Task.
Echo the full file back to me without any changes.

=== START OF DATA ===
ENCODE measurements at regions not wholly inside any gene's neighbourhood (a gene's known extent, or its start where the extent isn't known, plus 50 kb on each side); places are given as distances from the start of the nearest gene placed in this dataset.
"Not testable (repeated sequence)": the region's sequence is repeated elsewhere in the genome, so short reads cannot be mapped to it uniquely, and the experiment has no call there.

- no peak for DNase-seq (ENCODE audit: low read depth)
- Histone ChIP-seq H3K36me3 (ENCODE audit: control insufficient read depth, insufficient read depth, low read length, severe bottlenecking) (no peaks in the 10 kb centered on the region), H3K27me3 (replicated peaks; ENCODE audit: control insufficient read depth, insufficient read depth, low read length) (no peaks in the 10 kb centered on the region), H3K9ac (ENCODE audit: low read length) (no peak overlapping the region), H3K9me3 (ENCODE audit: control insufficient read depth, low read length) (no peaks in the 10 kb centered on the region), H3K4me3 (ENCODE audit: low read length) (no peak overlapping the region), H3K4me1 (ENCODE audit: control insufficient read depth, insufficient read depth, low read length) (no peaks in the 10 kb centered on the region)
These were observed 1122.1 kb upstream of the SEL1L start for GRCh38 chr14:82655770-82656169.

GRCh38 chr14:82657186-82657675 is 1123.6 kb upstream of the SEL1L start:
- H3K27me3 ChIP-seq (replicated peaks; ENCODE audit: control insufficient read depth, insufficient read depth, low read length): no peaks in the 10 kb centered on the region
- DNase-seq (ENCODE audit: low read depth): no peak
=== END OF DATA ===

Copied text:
ENCODE measurements at regions not wholly inside any gene's neighbourhood (a gene's known extent, or its start where the extent isn't known, plus 50 kb on each side); places are given as distances from the start of the nearest gene placed in this dataset.
"Not testable (repeated sequence)": the region's sequence is repeated elsewhere in the genome, so short reads cannot be mapped to it uniquely, and the experiment has no call there.

- no peak for DNase-seq (ENCODE audit: low read depth)
- Histone ChIP-seq H3K36me3 (ENCODE audit: control insufficient read depth, insufficient read depth, low read length, severe bottlenecking) (no peaks in the 10 kb centered on the region), H3K27me3 (replicated peaks; ENCODE audit: control insufficient read depth, insufficient read depth, low read length) (no peaks in the 10 kb centered on the region), H3K9ac (ENCODE audit: low read length) (no peak overlapping the region), H3K9me3 (ENCODE audit: control insufficient read depth, low read length) (no peaks in the 10 kb centered on the region), H3K4me3 (ENCODE audit: low read length) (no peak overlapping the region), H3K4me1 (ENCODE audit: control insufficient read depth, insufficient read depth, low read length) (no peaks in the 10 kb centered on the region)
These were observed 1122.1 kb upstream of the SEL1L start for GRCh38 chr14:82655770-82656169.

GRCh38 chr14:82657186-82657675 is 1123.6 kb upstream of the SEL1L start:
- H3K27me3 ChIP-seq (replicated peaks; ENCODE audit: control insufficient read depth, insufficient read depth, low read length): no peaks in the 10 kb centered on the region
- DNase-seq (ENCODE audit: low read depth): no peak